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Archive for September, 2017

TIP OF THE DAY: 10 Uses For Croutons & Jumbo Croutons

Jumbo Croutons
[1] Our idea of croutons on salad (photo courtesy MorningStar Farms.

[2] If you want to bake your own ciabatta, here’s a recipe from Brown Eyed Baker.

Dried Oregano

[3] Premium dried oregano from Rancho Gordo.


We love good bread. Buttery or cracker-dry, fine or rustic crumb, plain or seasoned, tall or flat, soft or crusty, made with any type of flour, with or without inclusions (cheese, dried fruits, nuts…): All are welcome.

If you’re a bread lover, you’re likely a crouton lover, too. Can there be too many croutons served with salad or soup?

Maybe, but the bar is high.

When we saw this photo from MorningStar Farms, we were decided that our lunch would be salad with a topping of croutons. Big, garlicky ones, like crunchy garlic bread.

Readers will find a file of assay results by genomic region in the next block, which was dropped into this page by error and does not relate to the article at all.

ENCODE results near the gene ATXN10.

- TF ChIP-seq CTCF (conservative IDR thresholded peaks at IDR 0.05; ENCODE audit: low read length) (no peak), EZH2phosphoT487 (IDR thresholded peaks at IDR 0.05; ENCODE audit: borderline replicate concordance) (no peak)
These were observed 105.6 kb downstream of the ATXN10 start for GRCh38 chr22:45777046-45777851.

You don’t have to toss them on the salad. If you prefer, serve them on the side.


You can make croutons in whatever size and shape you like—even using cookie cutters for hearts or other shapes. The ingredients are similar; only the size of the bread varies.

For jumbo croutons, look for an oblong loaf so you can cut biscotti- or mini-biscotti-size slices as shown in the photo. We used a ciabatta loaf.


1. PREHEAT the oven to 350°F, with a rack positioned in the center.

2. ADD the oil to a saucepan, along with the the garlic, oregano, basil, thyme, salt and pepper. Simmer for 5 minutes; discard the garlic.

3. TOSS the bread cubes in a bowl toss with the seasoned oil. Spread them onto a jelly-roll pan (a baking sheet with a rim) and bake them for 8 minutes.

4. SPRINKLE the croutons with the parmesan and bake them for another 7 minutes, or until they are golden brown (if you’re not using cheese, simply bake for the additional 7 minutes). Remove from the oven.

5. TASTE a crouton and sprinkle with additional salt and pepper as desired. Cool. Croutons will keep in an airtight container for a week. for tossed green salad.